By His grace, God who loved the world has provided salvation for mankind. This was accomplished by the sacrificial death of His Son, Jesus Christ, on the cross. God has done his part; man has the opportunity to accept or reject God’s free gift of salvation. This is accomplished in our obedience to God’s will: 1) Hear the Gospel (Romans 10:17; John 6:44,45) 2) Believe in Christ (Matthew 16:16; John 20:30,31) 3) Repent of Sins (Luke 13:3; Acts 3:19) 4) Confess Christ before Men (Matthew 10:32) 5) Be Baptized (Acts 2:38) 6) Live a Faithful Christian Life (Matthew 10:22; Rev. 2:10)

How To Be Just A Christian

In few places is there so much disagreement as in answering the Bible question, “What must I do to be saved?” (Acts 16:30) Here again, churches of Christ reply by going to the scriptures for their answer. The Bible teaches that Christ shed His blood for our sins (Matthew 26:28), and that without it we cannot be saved. (Hebrews 9:22) But what does Jesus require of us if we are to appropriate that sacrifice? Those who crucified Him were told to “know assuredly” or believe that Jesus is “both Lord and Christ”. (Acts 2:36) When these people on the day of Pentecost then asked for further information, they were told, “Repent and be baptized, every one of you, in the name of Jesus Christ for the forgiveness of your sins.” (Acts 2:38) Today we teach, as did the apostles then, that for Christ’s blood to remove our sins we must, as believers in Him, repent and be baptized. As we are thus saved from our sins, the Lord adds us to His body, the church. “And the Lord added to their number daily those who were being saved.” (Acts 2:47) “For we were all baptized by one Spirit into one body…” (I Corinthians 12:13) The saved, then, are in the body or church of Christ; one cannot be saved and be outside this body.

The early disciples were Christians only. Although we live 1900 years later, we too can be Christians, only if we will follow the same teachings given to these first followers of Jesus. Christ said, “… The seed is the word of God.” (Luke 8:11) Just as surely as a planted acorn will produce only an oak, so God’s Word will produce Christians and nothing more. We invite your earnest consideration to this plea.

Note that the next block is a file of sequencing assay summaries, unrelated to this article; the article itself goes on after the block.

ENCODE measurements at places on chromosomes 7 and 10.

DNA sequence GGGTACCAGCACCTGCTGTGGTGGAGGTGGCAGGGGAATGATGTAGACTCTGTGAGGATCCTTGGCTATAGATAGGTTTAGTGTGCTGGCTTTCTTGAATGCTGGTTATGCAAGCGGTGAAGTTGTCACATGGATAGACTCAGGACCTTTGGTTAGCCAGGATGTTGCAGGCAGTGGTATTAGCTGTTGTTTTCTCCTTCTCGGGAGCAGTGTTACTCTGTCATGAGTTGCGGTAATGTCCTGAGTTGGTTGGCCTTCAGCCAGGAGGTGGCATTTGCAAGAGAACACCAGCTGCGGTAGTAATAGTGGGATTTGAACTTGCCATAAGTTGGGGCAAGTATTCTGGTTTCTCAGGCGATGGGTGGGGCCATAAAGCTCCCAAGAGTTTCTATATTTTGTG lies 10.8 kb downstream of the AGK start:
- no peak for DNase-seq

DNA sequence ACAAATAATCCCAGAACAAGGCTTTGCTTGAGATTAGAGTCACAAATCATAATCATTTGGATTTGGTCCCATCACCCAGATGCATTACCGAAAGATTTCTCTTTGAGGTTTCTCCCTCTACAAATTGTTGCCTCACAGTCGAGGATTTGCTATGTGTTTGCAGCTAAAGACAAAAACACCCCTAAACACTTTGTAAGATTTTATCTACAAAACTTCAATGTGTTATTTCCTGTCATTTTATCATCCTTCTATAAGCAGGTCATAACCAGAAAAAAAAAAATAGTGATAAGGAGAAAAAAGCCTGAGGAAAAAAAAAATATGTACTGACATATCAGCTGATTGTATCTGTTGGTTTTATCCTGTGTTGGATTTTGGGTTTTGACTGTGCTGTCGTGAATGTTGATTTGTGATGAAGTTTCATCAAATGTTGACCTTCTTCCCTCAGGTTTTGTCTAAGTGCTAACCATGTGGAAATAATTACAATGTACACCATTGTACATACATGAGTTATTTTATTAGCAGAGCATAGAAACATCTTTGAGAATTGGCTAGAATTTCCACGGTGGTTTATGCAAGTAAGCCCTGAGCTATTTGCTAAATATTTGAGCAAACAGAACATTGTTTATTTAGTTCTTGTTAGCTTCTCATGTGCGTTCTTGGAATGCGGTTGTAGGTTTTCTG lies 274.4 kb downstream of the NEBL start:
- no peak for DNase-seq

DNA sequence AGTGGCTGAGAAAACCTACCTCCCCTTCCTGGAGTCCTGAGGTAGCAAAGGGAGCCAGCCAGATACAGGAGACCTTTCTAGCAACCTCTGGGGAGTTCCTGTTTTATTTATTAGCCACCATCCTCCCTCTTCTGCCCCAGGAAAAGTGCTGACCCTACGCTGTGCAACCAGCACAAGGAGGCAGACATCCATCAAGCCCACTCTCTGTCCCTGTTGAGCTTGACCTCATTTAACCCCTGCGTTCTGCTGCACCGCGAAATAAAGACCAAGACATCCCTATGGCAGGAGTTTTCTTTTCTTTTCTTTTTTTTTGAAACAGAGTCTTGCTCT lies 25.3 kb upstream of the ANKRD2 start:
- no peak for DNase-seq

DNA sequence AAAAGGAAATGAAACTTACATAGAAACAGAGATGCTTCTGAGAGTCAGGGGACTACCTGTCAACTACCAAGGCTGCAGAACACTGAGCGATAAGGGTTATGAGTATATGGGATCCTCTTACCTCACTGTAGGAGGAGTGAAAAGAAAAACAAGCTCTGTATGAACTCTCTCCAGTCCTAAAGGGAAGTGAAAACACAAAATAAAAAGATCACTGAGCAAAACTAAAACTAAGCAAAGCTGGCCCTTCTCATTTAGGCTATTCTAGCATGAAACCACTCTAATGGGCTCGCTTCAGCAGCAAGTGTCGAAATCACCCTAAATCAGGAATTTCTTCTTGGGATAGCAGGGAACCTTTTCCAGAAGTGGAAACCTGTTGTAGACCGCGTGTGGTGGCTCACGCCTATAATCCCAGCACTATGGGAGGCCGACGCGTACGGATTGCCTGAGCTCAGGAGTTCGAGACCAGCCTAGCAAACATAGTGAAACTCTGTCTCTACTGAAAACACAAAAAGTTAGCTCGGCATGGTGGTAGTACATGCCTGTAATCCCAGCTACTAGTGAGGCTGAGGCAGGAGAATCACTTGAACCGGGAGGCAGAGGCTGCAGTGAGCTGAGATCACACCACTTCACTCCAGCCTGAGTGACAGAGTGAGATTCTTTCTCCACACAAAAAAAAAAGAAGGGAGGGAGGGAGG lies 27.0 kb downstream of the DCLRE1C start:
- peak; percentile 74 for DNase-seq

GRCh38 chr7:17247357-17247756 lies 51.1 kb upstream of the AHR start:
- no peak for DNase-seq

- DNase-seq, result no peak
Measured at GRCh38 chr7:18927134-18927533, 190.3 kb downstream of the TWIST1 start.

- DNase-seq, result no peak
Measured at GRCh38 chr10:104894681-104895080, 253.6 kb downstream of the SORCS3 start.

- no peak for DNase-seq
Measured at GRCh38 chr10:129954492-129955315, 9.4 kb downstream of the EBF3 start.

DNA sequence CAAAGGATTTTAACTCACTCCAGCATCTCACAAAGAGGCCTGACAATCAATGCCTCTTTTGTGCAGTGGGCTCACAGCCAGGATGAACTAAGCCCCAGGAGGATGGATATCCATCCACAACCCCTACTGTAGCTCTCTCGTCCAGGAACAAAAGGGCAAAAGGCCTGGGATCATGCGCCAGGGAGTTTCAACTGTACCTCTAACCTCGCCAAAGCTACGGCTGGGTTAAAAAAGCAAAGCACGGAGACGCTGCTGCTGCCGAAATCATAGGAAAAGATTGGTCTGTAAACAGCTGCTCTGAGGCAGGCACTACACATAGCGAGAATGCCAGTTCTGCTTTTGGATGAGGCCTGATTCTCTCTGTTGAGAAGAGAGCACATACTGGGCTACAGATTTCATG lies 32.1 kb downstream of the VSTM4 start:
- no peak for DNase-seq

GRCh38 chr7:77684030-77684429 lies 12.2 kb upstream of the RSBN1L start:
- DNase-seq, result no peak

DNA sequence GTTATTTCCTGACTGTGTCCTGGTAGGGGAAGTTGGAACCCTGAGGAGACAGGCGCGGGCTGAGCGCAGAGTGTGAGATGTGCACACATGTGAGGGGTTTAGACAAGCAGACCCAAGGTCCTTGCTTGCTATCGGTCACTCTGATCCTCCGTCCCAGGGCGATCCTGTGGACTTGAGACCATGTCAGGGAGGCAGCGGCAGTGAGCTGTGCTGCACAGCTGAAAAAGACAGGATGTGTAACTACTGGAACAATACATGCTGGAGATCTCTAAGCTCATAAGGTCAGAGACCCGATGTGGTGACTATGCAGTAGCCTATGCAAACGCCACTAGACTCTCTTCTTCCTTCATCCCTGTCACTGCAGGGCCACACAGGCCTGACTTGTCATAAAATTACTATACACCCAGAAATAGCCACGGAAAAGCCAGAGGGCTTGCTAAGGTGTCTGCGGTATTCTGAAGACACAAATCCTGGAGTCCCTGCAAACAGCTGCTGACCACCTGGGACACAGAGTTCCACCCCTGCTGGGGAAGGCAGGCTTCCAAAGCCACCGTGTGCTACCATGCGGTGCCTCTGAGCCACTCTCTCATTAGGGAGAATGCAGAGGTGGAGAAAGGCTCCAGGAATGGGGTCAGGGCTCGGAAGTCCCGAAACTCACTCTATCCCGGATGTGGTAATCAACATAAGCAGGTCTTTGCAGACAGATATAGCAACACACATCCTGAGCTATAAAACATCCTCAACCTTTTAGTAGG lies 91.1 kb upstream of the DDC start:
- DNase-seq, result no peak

To outsiders, we appear to over-emphasize baptism and its importance. This is done because: a number of others de-emphasize its importance, the introductions of changes in its mode and to whom it is administered, and the emphasis that the scriptures places upon this practice

The mode of baptism is immersion; the Greek verb baptizo can only mean to dip or immerse. This is alluded to in the Bible. John baptized near Enon where there was much water. When Philip baptized the Ethiopian Eunuch, they both went down into the water. Baptism is depicted as a burial. God prefigured baptism in the Old Testament with the flood (a cleansing of the world) and the parting of the Red Sea (a rite of passage to the Promised Land). John, the forerunner of Jesus, began the practice. Jesus set the example. It is preceded by belief and repentance. Therefore infants can not be scripturally baptized. It is for salvation, the remission of sins, to wash away sins, to participate in the death of Christ, to put on Christ and it is how one calls upon the name of the Lord. It is connected with the new birth. It is where a person receives the gift of the Holy Spirit. It is a part of the Great Commission. The Bible places a great deal of emphasis on the practice. (see John 3:23; 3:5; Acts 8:36-38; Romans 6:1-5; Matthew 3:5-6; 13-15; Acts 2:38; Galatians 3:27; Matthew 28:19-20)


Although most congregations have ministers or a ministerial staff, there is no distinction of the clergy and the laity. The Bible teaches of the priesthood of all believers. (see 1 Peter 2:9)

Eschatology ("Second Coming")

Most congregations do not make a millennial view as a test of fellowship; they believe that this is a matter of opinion up to the individual. We must also note that the majority of our people hold the amillennial position. The amillennial position is as follows: Amillennial means no literal 1,000 year reign of Christ on earth from a rebuilt city of Jerusalem. Christ is reigning in Heaven during this church age. His reign is spiritual, over the hearts of men. Revelation 20 is understood to be figurative language and represents the whole church age. When the Second Coming takes place (I Thessalonians 4:13-18), Christ will come for His Kingdom to turn over to God (1 Corinthians 15:20-28).


There is a hell to be shunned and a heavenly reward to be desired. (Revelations 20:11-15)